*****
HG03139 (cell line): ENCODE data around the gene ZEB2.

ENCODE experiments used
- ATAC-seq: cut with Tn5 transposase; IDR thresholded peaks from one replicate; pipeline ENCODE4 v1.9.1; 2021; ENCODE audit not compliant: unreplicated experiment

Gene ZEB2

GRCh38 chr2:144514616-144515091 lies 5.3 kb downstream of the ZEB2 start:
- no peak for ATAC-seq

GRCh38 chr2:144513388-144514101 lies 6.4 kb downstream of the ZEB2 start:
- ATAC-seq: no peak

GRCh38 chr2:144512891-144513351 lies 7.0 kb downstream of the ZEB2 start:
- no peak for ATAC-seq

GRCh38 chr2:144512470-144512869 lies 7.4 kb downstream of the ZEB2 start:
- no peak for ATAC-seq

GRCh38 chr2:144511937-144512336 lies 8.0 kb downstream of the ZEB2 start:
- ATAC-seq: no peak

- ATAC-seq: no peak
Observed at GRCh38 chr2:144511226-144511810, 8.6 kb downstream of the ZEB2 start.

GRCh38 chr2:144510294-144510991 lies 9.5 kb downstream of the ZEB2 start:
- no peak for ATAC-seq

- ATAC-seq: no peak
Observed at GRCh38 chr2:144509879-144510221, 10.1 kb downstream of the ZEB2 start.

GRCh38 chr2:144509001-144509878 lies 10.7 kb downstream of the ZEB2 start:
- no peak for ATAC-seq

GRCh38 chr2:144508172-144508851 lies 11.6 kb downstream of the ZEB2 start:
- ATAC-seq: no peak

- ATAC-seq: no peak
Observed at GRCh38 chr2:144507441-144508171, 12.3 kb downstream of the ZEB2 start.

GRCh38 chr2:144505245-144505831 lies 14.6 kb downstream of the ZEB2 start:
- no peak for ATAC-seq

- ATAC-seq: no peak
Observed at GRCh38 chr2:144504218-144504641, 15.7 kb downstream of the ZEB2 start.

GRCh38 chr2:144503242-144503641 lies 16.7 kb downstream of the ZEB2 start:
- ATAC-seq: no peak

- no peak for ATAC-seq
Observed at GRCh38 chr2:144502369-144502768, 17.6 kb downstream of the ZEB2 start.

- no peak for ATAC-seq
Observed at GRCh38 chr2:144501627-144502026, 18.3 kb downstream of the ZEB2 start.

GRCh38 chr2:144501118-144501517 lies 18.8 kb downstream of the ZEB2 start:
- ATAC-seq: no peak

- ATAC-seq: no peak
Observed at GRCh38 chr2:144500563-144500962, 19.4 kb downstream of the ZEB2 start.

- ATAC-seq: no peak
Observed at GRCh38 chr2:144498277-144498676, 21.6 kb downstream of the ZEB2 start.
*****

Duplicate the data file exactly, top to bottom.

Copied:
HG03139 (cell line): ENCODE data around the gene ZEB2.

ENCODE experiments used
- ATAC-seq: cut with Tn5 transposase; IDR thresholded peaks from one replicate; pipeline ENCODE4 v1.9.1; 2021; ENCODE audit not compliant: unreplicated experiment

Gene ZEB2

GRCh38 chr2:144514616-144515091 lies 5.3 kb downstream of the ZEB2 start:
- no peak for ATAC-seq

GRCh38 chr2:144513388-144514101 lies 6.4 kb downstream of the ZEB2 start:
- ATAC-seq: no peak

GRCh38 chr2:144512891-144513351 lies 7.0 kb downstream of the ZEB2 start:
- no peak for ATAC-seq

GRCh38 chr2:144512470-144512869 lies 7.4 kb downstream of the ZEB2 start:
- no peak for ATAC-seq

GRCh38 chr2:144511937-144512336 lies 8.0 kb downstream of the ZEB2 start:
- ATAC-seq: no peak

- ATAC-seq: no peak
Observed at GRCh38 chr2:144511226-144511810, 8.6 kb downstream of the ZEB2 start.

GRCh38 chr2:144510294-144510991 lies 9.5 kb downstream of the ZEB2 start:
- no peak for ATAC-seq

- ATAC-seq: no peak
Observed at GRCh38 chr2:144509879-144510221, 10.1 kb downstream of the ZEB2 start.

GRCh38 chr2:144509001-144509878 lies 10.7 kb downstream of the ZEB2 start:
- no peak for ATAC-seq

GRCh38 chr2:144508172-144508851 lies 11.6 kb downstream of the ZEB2 start:
- ATAC-seq: no peak

- ATAC-seq: no peak
Observed at GRCh38 chr2:144507441-144508171, 12.3 kb downstream of the ZEB2 start.

GRCh38 chr2:144505245-144505831 lies 14.6 kb downstream of the ZEB2 start:
- no peak for ATAC-seq

- ATAC-seq: no peak
Observed at GRCh38 chr2:144504218-144504641, 15.7 kb downstream of the ZEB2 start.

GRCh38 chr2:144503242-144503641 lies 16.7 kb downstream of the ZEB2 start:
- ATAC-seq: no peak

- no peak for ATAC-seq
Observed at GRCh38 chr2:144502369-144502768, 17.6 kb downstream of the ZEB2 start.

- no peak for ATAC-seq
Observed at GRCh38 chr2:144501627-144502026, 18.3 kb downstream of the ZEB2 start.

GRCh38 chr2:144501118-144501517 lies 18.8 kb downstream of the ZEB2 start:
- ATAC-seq: no peak

- ATAC-seq: no peak
Observed at GRCh38 chr2:144500563-144500962, 19.4 kb downstream of the ZEB2 start.

- ATAC-seq: no peak
Observed at GRCh38 chr2:144498277-144498676, 21.6 kb downstream of the ZEB2 start.